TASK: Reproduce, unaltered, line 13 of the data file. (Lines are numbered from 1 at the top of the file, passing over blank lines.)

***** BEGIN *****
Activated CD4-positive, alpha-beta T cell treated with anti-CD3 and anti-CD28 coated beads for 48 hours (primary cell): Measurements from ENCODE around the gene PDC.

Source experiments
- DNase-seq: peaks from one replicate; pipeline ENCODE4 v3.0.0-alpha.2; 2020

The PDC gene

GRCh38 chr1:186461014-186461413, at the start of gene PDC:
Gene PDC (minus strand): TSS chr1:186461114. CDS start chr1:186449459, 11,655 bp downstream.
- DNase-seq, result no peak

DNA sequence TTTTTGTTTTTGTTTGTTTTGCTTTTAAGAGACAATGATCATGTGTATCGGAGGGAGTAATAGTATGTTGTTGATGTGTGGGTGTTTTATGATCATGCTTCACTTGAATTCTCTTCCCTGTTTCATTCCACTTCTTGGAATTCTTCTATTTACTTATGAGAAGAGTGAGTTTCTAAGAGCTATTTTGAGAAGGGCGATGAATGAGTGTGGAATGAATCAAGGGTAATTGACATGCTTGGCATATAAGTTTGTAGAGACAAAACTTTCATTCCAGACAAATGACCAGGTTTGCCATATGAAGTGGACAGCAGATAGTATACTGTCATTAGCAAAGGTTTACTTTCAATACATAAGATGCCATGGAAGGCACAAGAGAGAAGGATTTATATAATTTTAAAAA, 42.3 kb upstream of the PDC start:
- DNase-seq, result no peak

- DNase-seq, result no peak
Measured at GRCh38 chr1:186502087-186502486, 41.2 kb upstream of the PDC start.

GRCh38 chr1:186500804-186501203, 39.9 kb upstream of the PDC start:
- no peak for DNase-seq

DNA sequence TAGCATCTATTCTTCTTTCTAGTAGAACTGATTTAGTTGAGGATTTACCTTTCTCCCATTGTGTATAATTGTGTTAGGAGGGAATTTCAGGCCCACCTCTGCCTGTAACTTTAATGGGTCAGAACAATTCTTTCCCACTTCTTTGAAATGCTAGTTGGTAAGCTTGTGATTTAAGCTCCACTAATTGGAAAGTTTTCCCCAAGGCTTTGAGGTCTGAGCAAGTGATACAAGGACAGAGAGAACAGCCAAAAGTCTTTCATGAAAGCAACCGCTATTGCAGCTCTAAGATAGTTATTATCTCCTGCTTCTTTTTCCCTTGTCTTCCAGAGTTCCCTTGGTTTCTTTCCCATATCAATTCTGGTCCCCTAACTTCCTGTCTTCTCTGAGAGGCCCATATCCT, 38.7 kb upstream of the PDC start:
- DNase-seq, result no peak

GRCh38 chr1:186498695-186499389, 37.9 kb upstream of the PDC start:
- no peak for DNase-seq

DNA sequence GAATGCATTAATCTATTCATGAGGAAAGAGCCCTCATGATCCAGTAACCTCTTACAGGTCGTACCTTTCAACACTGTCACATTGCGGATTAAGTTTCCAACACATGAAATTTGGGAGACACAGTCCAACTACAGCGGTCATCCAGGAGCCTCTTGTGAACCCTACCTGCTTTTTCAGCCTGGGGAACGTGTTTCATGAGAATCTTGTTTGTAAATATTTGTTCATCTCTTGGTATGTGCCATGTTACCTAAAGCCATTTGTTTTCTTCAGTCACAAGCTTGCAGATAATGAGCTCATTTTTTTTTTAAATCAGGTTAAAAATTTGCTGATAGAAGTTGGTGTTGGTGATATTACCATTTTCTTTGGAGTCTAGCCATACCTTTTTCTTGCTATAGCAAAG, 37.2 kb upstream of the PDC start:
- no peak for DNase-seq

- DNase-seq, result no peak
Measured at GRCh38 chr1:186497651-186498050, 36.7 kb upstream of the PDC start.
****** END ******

- no peak for DNase-seq